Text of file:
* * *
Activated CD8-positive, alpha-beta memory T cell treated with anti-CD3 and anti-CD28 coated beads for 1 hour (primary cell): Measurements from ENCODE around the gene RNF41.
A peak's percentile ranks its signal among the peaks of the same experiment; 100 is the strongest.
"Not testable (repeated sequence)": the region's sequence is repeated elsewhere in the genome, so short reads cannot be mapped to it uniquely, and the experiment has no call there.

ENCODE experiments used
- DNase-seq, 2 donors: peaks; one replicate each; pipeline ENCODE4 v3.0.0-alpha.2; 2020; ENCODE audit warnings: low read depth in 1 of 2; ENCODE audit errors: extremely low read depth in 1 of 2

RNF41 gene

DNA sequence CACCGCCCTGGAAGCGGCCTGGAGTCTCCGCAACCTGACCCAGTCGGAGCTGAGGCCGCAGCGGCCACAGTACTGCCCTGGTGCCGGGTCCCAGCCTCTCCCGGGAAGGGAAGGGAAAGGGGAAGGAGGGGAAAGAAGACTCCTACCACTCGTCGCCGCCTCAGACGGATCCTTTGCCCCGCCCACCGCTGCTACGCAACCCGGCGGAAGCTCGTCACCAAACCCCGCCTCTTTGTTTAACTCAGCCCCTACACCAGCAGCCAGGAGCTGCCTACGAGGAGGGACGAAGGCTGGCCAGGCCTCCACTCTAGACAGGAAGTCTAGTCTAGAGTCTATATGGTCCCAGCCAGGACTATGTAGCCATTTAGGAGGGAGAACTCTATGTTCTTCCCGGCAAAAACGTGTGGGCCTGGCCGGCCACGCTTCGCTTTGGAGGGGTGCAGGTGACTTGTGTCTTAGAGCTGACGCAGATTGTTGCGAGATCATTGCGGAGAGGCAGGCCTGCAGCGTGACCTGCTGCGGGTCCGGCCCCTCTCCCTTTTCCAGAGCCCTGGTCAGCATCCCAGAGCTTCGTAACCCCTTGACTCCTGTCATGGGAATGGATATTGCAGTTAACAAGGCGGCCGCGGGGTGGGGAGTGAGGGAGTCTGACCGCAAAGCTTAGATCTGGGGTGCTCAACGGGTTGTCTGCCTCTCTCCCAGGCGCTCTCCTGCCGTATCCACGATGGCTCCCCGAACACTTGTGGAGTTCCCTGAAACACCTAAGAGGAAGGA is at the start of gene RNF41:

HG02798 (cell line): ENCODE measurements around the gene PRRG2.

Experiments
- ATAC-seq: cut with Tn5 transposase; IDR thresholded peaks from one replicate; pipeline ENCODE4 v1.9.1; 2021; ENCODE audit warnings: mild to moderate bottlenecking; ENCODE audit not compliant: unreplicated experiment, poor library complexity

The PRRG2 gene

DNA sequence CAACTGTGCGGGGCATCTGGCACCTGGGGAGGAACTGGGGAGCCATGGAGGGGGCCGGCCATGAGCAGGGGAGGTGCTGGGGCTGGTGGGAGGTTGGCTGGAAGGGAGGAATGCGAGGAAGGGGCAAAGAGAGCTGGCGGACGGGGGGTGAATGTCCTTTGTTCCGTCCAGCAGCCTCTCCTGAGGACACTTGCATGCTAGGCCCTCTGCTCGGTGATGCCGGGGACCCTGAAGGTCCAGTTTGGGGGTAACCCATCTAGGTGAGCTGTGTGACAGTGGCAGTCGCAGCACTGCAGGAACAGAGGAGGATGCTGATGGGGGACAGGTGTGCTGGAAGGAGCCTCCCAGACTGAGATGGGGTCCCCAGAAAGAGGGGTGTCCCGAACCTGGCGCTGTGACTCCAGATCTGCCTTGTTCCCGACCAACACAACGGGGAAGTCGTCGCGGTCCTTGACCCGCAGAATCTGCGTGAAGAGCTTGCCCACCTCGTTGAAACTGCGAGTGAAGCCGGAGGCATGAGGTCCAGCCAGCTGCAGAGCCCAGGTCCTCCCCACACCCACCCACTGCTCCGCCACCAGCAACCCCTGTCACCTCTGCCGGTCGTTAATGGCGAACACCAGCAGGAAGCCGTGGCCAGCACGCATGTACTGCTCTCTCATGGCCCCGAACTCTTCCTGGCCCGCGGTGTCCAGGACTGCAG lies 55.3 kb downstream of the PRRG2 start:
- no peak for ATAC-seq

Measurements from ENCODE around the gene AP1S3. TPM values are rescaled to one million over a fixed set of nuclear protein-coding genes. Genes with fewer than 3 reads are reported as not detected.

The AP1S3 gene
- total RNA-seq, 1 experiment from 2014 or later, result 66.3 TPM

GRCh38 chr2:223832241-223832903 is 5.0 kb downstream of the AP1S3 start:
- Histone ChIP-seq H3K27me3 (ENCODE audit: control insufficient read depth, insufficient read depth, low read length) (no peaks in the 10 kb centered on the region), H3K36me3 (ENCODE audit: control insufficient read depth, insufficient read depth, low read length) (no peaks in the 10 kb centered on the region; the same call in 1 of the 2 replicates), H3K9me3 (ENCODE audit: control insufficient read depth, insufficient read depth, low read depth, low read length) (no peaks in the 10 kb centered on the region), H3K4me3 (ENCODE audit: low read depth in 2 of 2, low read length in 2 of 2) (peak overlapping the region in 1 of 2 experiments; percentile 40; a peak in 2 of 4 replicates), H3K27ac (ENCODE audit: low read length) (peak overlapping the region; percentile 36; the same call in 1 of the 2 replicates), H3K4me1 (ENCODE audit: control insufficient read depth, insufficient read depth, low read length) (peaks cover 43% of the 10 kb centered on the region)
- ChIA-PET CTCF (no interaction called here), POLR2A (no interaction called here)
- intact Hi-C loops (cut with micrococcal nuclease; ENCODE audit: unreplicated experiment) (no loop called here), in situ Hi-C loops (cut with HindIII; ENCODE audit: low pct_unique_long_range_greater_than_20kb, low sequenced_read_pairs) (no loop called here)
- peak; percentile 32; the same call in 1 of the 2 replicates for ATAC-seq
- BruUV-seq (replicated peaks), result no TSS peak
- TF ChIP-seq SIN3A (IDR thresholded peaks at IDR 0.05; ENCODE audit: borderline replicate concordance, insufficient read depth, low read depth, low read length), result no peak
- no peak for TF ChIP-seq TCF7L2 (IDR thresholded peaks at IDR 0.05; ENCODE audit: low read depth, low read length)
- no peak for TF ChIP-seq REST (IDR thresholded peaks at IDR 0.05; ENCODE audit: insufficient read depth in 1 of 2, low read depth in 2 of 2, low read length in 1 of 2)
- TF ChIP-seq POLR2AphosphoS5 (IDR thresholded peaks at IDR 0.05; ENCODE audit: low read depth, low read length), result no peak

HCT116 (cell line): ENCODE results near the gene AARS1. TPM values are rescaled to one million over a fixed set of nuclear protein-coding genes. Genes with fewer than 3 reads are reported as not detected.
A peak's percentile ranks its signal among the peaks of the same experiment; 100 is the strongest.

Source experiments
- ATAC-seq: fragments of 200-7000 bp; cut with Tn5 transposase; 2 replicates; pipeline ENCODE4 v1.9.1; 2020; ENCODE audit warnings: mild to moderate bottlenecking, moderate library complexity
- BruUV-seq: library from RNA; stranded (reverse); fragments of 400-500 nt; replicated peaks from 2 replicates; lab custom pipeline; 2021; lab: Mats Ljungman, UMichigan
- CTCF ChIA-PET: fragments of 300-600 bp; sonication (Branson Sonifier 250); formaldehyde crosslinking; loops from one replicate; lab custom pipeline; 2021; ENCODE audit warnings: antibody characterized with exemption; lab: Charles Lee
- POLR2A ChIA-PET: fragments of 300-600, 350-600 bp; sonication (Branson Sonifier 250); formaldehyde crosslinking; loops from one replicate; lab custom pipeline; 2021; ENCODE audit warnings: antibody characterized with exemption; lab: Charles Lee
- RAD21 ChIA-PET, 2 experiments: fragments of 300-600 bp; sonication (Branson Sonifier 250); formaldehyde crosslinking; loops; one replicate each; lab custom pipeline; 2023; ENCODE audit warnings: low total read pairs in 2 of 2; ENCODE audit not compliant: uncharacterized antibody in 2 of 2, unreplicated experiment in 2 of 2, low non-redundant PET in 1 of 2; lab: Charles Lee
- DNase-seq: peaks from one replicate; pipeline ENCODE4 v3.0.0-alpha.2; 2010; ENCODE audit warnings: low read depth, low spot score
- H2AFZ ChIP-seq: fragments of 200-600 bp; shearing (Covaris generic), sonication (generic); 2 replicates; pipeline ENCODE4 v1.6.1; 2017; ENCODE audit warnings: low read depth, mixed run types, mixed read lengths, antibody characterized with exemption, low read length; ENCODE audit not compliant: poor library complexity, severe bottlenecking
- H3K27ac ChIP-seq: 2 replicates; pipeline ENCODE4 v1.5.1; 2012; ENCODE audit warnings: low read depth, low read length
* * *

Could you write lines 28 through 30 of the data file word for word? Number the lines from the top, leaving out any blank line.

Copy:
A peak's percentile ranks its signal among the peaks of the same experiment; 100 is the strongest.

Source experiments
- ATAC-seq: fragments of 200-7000 bp; cut with Tn5 transposase; 2 replicates; pipeline ENCODE4 v1.9.1; 2020; ENCODE audit warnings: mild to moderate bottlenecking, moderate library complexity